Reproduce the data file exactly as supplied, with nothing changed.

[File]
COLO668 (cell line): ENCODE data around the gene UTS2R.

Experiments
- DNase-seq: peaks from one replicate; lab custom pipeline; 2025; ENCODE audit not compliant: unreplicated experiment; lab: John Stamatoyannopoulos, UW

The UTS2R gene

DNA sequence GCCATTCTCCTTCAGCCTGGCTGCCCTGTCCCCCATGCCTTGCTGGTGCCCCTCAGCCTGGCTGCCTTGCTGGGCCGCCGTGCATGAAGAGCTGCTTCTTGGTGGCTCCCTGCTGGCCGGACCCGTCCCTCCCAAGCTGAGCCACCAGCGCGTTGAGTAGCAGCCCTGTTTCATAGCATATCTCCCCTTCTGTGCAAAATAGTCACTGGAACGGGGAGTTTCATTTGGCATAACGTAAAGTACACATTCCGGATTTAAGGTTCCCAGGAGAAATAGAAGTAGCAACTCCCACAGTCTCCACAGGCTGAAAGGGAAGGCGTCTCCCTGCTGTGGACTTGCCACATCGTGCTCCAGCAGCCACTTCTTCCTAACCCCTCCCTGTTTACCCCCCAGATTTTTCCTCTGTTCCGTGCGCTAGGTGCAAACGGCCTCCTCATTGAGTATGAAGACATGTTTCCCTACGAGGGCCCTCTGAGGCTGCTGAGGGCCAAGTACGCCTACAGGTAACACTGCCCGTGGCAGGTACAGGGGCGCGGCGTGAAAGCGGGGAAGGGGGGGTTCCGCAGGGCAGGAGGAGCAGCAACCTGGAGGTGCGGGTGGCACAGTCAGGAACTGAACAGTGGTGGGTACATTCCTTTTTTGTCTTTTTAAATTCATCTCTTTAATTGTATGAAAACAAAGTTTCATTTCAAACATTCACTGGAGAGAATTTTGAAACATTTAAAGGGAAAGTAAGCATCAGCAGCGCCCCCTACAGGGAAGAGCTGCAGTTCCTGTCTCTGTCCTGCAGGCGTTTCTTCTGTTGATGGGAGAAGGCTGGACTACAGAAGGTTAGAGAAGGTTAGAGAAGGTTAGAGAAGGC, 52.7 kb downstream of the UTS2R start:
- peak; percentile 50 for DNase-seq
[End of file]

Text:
COLO668 (cell line): ENCODE data around the gene UTS2R.

Experiments
- DNase-seq: peaks from one replicate; lab custom pipeline; 2025; ENCODE audit not compliant: unreplicated experiment; lab: John Stamatoyannopoulos, UW

The UTS2R gene

DNA sequence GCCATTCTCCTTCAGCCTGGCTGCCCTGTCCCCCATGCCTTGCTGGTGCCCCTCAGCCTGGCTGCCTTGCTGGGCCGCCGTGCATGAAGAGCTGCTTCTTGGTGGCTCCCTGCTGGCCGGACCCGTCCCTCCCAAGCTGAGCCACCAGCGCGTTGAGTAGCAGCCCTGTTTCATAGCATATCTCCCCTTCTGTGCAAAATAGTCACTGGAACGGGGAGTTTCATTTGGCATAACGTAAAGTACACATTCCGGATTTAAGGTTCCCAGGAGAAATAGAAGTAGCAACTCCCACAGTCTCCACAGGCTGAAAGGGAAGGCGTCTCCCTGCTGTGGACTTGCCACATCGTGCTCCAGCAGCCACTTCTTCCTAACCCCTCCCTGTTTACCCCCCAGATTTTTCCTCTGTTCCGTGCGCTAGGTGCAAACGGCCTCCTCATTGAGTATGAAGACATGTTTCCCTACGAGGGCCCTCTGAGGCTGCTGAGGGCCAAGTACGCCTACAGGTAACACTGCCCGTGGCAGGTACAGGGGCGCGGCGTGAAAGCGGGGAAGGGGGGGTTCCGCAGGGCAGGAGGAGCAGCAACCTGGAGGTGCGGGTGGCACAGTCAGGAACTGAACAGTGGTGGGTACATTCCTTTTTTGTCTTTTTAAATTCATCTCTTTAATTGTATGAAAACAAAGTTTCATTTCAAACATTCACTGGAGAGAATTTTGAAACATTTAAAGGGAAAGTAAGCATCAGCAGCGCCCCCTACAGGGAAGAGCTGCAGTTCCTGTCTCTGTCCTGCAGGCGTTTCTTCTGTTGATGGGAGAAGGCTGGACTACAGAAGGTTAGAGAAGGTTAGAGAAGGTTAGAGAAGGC, 52.7 kb downstream of the UTS2R start:
- peak; percentile 50 for DNase-seq